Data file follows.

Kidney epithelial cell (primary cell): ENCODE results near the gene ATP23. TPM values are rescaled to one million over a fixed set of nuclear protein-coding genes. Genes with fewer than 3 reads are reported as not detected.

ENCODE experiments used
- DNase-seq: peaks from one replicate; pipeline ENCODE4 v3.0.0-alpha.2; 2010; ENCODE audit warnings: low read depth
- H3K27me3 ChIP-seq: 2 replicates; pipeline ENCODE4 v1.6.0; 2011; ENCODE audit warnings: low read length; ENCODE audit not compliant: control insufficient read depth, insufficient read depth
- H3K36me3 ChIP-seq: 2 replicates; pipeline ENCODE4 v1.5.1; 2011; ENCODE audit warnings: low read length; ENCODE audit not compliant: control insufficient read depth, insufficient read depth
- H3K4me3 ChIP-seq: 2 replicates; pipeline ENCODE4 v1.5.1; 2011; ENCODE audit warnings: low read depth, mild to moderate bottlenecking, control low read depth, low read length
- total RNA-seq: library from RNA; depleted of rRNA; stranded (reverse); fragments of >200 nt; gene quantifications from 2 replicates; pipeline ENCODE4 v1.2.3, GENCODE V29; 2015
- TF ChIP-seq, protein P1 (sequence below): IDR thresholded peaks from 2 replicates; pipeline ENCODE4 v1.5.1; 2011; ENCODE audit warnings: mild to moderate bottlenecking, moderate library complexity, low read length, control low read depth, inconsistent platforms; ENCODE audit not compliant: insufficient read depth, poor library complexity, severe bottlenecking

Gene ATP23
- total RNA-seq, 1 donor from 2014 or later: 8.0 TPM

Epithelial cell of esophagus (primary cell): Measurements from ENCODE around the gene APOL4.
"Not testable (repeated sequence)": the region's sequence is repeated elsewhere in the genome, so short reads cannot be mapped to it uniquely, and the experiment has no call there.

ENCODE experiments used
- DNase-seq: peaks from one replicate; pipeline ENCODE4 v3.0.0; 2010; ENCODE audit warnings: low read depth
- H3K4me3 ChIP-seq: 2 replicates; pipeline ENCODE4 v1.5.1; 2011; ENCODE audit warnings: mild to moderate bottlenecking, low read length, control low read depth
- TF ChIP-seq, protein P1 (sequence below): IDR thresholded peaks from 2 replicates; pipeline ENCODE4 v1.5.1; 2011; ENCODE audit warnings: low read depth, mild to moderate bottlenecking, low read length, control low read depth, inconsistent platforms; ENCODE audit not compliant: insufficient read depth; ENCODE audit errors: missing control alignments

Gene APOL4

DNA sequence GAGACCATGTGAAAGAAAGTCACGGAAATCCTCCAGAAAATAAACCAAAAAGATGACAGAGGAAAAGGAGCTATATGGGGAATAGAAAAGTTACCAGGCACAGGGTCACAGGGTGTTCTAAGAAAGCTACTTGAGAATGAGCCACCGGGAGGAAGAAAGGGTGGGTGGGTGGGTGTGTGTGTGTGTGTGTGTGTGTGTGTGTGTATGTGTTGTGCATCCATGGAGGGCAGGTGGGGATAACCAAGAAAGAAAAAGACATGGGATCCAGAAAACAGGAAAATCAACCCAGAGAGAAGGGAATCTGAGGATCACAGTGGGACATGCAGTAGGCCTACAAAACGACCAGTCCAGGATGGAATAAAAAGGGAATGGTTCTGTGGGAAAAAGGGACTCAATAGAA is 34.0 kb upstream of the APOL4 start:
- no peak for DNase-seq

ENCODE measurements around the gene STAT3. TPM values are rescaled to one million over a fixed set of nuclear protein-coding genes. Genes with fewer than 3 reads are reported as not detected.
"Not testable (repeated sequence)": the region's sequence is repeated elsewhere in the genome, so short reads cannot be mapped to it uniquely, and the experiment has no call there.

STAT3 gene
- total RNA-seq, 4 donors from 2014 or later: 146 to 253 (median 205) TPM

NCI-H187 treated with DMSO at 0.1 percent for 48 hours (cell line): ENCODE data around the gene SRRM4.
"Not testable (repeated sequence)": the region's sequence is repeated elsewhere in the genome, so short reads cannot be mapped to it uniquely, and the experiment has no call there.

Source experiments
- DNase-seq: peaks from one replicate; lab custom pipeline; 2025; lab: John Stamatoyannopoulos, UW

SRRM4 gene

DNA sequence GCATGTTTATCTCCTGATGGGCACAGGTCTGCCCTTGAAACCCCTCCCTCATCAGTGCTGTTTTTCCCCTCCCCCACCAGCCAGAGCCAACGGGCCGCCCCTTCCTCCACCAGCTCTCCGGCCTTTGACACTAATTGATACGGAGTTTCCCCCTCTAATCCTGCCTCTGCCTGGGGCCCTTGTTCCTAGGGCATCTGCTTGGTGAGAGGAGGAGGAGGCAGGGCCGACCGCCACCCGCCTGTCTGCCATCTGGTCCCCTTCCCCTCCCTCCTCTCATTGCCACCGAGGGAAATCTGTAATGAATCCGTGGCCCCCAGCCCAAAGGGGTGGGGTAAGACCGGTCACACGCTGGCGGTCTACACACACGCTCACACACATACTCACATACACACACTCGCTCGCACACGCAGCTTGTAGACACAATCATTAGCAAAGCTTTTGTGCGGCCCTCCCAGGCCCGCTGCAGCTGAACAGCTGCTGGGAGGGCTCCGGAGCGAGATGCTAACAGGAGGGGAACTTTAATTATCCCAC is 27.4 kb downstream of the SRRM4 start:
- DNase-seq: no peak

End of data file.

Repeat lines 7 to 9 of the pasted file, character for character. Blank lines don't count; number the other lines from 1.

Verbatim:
- total RNA-seq: library from RNA; depleted of rRNA; stranded (reverse); fragments of >200 nt; gene quantifications from 2 replicates; pipeline ENCODE4 v1.2.3, GENCODE V29; 2015
- TF ChIP-seq, protein P1 (sequence below): IDR thresholded peaks from 2 replicates; pipeline ENCODE4 v1.5.1; 2011; ENCODE audit warnings: mild to moderate bottlenecking, moderate library complexity, low read length, control low read depth, inconsistent platforms; ENCODE audit not compliant: insufficient read depth, poor library complexity, severe bottlenecking

Gene ATP23